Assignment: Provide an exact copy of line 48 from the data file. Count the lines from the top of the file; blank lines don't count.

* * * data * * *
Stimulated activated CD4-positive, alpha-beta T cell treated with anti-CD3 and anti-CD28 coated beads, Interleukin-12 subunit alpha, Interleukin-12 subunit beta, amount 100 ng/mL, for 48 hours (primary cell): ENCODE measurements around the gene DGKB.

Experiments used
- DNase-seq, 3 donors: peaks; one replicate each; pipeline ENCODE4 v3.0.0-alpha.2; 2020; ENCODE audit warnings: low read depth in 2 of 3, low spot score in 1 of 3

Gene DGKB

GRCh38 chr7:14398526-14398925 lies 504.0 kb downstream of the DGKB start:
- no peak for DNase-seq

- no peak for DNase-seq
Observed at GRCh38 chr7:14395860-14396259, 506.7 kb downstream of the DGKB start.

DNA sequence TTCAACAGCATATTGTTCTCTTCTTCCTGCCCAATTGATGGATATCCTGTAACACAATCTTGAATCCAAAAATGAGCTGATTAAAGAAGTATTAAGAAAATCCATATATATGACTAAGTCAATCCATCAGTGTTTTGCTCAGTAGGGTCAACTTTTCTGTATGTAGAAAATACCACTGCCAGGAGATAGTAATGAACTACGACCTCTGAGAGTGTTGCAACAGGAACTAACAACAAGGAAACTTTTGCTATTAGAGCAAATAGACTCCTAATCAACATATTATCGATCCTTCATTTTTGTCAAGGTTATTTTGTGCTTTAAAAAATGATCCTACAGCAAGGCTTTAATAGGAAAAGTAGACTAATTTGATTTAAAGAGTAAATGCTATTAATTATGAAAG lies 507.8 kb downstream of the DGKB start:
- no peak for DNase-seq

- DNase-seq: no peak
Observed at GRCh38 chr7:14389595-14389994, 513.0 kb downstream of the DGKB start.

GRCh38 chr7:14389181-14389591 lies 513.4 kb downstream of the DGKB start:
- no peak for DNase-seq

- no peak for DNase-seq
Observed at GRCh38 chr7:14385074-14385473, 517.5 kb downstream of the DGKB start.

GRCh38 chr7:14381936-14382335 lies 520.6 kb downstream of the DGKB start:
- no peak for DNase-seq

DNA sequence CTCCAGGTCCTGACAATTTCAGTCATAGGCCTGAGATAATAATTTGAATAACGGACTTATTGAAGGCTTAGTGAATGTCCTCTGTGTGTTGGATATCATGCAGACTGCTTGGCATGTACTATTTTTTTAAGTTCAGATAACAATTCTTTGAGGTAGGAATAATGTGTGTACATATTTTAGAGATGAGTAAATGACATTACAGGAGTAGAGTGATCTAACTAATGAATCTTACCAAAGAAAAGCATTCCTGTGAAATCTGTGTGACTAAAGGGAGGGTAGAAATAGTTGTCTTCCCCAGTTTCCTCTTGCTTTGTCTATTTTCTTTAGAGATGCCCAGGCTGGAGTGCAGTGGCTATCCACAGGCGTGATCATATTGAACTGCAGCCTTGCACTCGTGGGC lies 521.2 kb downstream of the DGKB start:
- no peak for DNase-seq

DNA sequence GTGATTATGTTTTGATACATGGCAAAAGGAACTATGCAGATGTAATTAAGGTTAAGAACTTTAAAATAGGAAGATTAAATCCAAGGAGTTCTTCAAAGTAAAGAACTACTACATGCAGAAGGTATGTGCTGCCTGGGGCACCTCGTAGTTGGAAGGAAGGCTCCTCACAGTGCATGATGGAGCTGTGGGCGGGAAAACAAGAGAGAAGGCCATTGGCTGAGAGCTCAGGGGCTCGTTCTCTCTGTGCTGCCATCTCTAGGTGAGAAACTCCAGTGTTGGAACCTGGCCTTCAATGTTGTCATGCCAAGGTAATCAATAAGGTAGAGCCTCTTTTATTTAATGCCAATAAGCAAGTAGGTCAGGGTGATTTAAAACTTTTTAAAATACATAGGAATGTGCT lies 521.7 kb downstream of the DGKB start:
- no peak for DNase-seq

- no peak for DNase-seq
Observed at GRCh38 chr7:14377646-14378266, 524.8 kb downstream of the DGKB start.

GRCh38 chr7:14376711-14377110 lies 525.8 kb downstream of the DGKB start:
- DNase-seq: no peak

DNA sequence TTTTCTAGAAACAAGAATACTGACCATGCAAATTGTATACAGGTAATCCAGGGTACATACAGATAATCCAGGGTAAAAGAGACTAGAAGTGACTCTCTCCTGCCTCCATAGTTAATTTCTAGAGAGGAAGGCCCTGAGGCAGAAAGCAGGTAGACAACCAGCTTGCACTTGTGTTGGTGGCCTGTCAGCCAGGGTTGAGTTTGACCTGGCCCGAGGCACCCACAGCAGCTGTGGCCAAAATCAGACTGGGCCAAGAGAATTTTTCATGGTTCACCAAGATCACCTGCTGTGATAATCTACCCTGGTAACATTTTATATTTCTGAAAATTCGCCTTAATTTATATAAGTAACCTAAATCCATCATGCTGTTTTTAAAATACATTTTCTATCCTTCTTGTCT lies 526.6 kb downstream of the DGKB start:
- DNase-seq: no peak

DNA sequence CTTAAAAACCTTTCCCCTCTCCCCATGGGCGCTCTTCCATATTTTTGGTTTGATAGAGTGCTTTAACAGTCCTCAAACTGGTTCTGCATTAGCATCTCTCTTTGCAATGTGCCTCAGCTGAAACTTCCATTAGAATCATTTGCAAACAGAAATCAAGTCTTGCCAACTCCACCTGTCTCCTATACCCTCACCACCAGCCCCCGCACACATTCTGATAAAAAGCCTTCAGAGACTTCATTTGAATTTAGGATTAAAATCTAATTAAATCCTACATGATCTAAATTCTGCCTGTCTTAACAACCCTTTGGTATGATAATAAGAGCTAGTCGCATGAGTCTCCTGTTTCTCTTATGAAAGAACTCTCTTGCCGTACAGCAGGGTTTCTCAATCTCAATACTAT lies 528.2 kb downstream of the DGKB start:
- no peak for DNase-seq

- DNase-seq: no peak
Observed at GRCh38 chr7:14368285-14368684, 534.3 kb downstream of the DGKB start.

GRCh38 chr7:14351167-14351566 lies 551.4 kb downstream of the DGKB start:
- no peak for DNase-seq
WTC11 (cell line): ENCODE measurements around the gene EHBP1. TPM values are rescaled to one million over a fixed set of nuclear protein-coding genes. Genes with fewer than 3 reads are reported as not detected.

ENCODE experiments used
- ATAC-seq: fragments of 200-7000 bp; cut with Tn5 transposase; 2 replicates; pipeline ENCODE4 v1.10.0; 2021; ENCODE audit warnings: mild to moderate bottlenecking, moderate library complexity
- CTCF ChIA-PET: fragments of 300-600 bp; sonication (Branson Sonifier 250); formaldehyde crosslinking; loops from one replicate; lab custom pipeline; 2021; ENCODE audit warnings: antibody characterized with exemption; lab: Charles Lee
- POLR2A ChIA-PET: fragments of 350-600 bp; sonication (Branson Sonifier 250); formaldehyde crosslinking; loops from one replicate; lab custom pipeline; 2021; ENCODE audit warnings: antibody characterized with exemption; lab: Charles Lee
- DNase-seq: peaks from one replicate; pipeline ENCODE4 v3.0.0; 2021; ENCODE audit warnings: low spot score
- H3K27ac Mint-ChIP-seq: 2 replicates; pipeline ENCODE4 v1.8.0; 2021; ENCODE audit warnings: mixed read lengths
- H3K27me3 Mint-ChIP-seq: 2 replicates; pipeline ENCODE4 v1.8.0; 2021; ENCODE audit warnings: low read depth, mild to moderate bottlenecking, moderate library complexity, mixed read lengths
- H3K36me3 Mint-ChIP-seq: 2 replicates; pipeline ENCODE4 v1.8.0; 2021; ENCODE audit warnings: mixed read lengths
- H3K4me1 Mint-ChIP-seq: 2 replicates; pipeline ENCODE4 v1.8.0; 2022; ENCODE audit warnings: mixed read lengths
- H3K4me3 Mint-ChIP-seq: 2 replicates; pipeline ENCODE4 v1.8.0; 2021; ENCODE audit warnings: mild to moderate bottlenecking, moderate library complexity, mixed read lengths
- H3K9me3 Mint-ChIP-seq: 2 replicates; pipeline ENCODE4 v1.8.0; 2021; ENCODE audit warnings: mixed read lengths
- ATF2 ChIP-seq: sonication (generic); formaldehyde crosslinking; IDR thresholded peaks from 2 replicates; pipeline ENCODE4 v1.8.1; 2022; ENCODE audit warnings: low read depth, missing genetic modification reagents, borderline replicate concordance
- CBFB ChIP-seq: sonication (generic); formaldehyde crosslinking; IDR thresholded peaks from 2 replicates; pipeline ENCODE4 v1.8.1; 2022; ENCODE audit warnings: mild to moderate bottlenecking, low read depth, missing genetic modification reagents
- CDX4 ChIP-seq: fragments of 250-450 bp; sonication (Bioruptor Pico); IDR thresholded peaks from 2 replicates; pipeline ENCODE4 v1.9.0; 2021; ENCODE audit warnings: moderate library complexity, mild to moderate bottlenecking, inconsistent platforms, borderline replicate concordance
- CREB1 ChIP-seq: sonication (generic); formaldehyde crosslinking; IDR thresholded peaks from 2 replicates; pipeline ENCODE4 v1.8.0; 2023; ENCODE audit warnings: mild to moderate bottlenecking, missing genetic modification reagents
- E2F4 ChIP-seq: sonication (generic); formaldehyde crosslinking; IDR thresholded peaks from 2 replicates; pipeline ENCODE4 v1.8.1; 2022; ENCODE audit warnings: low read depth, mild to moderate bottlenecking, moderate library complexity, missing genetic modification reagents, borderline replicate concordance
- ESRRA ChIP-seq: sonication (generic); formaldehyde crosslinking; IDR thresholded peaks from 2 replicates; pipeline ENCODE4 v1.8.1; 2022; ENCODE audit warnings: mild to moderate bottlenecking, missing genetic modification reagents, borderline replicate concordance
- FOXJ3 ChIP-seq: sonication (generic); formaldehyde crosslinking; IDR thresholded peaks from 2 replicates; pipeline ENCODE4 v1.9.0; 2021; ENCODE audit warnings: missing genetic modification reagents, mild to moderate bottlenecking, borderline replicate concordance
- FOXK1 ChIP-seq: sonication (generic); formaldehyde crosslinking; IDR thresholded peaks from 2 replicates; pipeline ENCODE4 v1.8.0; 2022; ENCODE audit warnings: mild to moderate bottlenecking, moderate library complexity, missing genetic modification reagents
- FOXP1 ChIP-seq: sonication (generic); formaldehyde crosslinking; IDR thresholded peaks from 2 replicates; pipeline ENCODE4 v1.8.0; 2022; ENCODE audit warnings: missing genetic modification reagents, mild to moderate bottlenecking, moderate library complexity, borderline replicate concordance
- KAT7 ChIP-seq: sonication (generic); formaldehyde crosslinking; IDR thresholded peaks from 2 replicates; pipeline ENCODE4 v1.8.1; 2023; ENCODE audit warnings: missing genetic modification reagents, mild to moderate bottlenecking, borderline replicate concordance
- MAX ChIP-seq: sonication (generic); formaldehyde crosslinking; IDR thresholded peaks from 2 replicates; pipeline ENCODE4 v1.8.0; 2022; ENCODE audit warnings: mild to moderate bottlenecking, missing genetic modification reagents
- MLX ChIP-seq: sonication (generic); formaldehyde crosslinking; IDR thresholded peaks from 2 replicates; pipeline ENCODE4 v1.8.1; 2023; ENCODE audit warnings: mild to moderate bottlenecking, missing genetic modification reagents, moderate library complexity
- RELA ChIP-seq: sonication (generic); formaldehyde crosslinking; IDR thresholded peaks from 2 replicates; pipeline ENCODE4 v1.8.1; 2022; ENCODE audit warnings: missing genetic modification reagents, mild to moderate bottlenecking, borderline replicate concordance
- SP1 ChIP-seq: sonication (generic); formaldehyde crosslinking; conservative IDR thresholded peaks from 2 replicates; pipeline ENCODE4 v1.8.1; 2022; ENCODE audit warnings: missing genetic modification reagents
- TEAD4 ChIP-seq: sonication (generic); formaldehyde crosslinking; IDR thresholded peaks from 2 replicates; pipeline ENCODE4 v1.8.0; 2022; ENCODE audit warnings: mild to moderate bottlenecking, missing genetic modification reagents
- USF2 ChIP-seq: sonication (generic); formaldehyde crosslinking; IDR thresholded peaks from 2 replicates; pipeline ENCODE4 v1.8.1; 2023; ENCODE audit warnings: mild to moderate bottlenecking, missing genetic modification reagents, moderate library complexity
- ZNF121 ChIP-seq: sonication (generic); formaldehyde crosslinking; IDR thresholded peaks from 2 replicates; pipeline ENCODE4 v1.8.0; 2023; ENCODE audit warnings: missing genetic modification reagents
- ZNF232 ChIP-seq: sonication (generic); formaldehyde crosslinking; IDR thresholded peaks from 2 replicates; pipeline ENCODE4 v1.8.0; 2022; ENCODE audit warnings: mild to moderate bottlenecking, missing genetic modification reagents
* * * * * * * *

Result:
- CBFB ChIP-seq: sonication (generic); formaldehyde crosslinking; IDR thresholded peaks from 2 replicates; pipeline ENCODE4 v1.8.1; 2022; ENCODE audit warnings: mild to moderate bottlenecking, low read depth, missing genetic modification reagents